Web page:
Technically, there is no such thing as an "internal transaction." There are "Transactions" that originate with signed messages from Externally Owned Accounts, and there are messages which are internal invocations when contract functions communicate - always started by a "Transaction". Also (important), no nesting of "Transactions".

You construct your contract so it emits events with each and every significant state change including, but not limited to, value transfer. No exceptions. You prove that with the contract source code.

Suppose Alice arrives with a transaction hash and claims she wasn't paid. I suppose Bob wants to prove the claim is invalid, or else Alice will want more money.

Events related to transaction: https://etherscan.io/tx/0x8857bd2a976fe61de0039da0becf3b4da0fe48e5e33b8973468742e0736a173a#eventlog

Does your contract source prove that no event could be emitted without a corresponding value transfer? If it's hard to be certain, then I suppose life will get messy. That's not the ideal, not how it should be. It should be plain to see that a) there is an event and b) the debate is settled.

You want to arrange the event logs so the complete state history of the contract can, in theory, be reconstructed from the logs. You should be able to convincingly demonstrate that no value transfer is possible without a corresponding event and no event is possible without a corresponding value transfer.

Hope it helps.


The transaction that you sent to your contract will be a different contract than the one that the contract itself creates and publishes that sends the funds back to you. So, looking up data for the specific transaction hash of you triggering the payment method on the contract won't get you the information you need. Instead you'll need to query for transactions send by the contract address, which should show a separate transaction with the payment.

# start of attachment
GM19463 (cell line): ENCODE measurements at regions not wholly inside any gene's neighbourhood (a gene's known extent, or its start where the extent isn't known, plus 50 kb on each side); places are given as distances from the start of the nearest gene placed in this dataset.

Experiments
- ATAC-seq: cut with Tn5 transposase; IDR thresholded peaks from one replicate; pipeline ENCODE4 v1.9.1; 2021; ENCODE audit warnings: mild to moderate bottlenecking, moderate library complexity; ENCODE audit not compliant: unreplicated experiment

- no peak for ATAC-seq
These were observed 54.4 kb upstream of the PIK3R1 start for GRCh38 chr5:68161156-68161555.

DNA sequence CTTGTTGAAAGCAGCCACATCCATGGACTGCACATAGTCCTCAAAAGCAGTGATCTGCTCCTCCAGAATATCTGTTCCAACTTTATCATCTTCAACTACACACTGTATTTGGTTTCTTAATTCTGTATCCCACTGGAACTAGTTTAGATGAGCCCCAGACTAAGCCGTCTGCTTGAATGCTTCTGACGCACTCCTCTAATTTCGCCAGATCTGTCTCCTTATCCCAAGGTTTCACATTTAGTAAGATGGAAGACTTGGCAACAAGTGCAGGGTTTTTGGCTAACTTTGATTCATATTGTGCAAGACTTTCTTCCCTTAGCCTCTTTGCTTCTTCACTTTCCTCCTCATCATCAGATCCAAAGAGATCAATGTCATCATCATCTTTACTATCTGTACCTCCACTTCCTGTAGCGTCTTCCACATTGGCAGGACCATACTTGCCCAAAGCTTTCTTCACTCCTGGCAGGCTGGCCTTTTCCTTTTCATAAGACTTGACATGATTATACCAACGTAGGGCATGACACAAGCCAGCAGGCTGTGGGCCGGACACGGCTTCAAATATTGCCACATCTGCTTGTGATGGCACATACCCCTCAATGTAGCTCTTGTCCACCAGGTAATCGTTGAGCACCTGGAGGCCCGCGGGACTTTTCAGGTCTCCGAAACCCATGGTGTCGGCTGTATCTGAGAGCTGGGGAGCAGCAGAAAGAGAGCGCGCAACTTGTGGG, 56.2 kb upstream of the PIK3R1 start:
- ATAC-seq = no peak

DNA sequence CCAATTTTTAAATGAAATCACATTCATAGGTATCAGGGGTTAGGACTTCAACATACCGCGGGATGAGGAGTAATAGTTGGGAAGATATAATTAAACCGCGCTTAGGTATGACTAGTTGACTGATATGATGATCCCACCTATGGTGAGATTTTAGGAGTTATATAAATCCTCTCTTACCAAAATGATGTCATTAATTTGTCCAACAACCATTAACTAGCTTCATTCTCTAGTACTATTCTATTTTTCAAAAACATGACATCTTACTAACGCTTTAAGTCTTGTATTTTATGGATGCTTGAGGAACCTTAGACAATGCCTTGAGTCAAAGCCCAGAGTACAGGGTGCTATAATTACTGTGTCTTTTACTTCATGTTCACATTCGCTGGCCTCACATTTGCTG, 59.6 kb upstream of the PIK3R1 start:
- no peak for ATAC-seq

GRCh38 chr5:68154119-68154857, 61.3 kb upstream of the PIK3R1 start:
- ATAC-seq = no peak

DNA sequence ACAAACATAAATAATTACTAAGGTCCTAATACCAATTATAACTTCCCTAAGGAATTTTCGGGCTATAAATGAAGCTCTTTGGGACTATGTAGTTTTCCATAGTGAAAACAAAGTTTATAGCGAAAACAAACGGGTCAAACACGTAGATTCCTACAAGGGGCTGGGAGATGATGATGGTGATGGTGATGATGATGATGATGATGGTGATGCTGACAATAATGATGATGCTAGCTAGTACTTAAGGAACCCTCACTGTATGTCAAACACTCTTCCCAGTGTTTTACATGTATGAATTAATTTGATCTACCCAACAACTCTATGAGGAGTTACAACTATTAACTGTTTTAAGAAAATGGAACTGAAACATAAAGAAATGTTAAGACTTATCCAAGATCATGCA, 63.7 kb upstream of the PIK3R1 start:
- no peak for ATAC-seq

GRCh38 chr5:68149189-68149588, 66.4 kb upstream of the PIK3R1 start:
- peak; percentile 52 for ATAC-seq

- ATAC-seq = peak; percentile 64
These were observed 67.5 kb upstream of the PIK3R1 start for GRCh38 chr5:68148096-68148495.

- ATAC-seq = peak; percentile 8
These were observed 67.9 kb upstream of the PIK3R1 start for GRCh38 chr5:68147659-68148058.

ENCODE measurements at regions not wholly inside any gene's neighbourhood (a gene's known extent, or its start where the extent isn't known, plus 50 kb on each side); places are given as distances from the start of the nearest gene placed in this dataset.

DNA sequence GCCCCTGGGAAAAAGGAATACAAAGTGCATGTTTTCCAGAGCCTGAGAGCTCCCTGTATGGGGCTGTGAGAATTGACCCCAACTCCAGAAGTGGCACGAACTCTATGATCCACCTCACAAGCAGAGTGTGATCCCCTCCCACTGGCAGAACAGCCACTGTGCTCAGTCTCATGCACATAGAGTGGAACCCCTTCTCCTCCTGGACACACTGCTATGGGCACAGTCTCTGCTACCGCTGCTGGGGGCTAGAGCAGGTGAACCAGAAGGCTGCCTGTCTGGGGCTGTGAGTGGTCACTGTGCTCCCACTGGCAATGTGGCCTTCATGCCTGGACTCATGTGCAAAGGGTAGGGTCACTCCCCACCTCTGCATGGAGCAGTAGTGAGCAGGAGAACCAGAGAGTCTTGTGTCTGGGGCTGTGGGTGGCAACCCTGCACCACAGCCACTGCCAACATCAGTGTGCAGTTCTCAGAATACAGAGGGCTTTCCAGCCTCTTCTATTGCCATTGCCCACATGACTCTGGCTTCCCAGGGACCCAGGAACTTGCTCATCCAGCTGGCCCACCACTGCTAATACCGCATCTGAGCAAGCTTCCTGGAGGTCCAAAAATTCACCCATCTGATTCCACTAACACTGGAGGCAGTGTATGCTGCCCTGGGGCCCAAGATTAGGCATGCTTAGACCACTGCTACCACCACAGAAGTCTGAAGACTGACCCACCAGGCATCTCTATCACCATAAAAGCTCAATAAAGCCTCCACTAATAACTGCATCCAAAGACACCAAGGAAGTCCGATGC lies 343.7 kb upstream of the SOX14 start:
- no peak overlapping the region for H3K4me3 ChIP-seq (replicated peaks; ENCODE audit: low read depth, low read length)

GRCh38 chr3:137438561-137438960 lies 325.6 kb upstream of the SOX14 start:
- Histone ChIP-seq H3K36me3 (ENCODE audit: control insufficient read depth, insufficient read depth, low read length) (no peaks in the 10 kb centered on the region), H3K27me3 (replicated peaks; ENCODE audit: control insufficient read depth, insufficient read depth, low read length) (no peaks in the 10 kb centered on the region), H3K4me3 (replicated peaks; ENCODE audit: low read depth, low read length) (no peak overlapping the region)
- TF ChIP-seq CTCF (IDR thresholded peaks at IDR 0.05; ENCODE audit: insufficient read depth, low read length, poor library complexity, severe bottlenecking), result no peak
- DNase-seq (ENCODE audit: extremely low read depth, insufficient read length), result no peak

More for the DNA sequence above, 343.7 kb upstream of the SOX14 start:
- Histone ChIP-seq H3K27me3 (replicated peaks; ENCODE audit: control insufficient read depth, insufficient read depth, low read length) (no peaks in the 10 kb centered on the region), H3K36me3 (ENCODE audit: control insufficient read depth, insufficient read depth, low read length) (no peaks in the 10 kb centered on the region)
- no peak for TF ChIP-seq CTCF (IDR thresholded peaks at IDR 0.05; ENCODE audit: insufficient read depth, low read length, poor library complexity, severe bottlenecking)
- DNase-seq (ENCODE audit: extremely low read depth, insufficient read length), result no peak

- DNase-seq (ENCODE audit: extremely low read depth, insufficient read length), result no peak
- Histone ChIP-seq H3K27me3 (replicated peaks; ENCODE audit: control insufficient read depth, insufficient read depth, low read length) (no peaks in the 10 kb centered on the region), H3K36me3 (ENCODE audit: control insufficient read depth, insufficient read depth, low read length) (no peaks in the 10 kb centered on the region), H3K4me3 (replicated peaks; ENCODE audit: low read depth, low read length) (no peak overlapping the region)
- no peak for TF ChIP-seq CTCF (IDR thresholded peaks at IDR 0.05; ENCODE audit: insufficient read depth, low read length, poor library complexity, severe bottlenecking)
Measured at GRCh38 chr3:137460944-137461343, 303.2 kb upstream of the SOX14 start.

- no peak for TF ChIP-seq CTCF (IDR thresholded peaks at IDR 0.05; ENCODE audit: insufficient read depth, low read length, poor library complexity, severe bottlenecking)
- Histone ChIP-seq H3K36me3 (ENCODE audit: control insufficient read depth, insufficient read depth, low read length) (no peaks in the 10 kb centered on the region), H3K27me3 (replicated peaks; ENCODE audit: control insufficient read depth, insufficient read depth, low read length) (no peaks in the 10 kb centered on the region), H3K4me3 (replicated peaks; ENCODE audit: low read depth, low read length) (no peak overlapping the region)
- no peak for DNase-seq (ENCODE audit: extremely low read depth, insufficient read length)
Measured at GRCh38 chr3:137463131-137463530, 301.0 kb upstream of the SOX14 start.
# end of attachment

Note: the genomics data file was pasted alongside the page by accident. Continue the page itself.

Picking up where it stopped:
• How could I query for transaction, by event? @MidnightLightning – alper Jun 21 '17 at 21:08
  • The Transaction hash of the in-progress transaction is not exposed to the smart contract code, so any Event emitted during the run of that transaction can't know that bit of data, but could include something else that can help identify the transaction it belongs to, but wouldn't by default. So, if all you have is the Event, I'm not sure how you would be able to get back to the transaction that emitted it. – MidnightLightning Jun 21 '17 at 21:35

This is how you do it, but do not expect it to be easily implementable into a webinterface without a considderable amount of work.

  1. When the contract makes a transfer, fire an event.
  2. Watch for the event like this or in truffle, like that .
  3. You can store the ID of the respective transaction and take a close look at it's data, where you can find / parse the information of events or the transaction from the contract to the recipient itself. Try it out: Make your contracts transfer the same amount of ETH to different recipients, and then keep the recipient the same an change only the amount. Pitfall: The transfer value is encoded in hex.

Or if your users are a bit tech-savvy, you can show them your contract code, where you ensure through if-conditions:

mapping public (address => int[]) allTransfersToThatUser;
if (transferSuccessfull) {

Have fun!


QuickBlocks provides full, accurate lists of both internal and external transactions. We're currently in pre-alpha, but hoping to release something soon.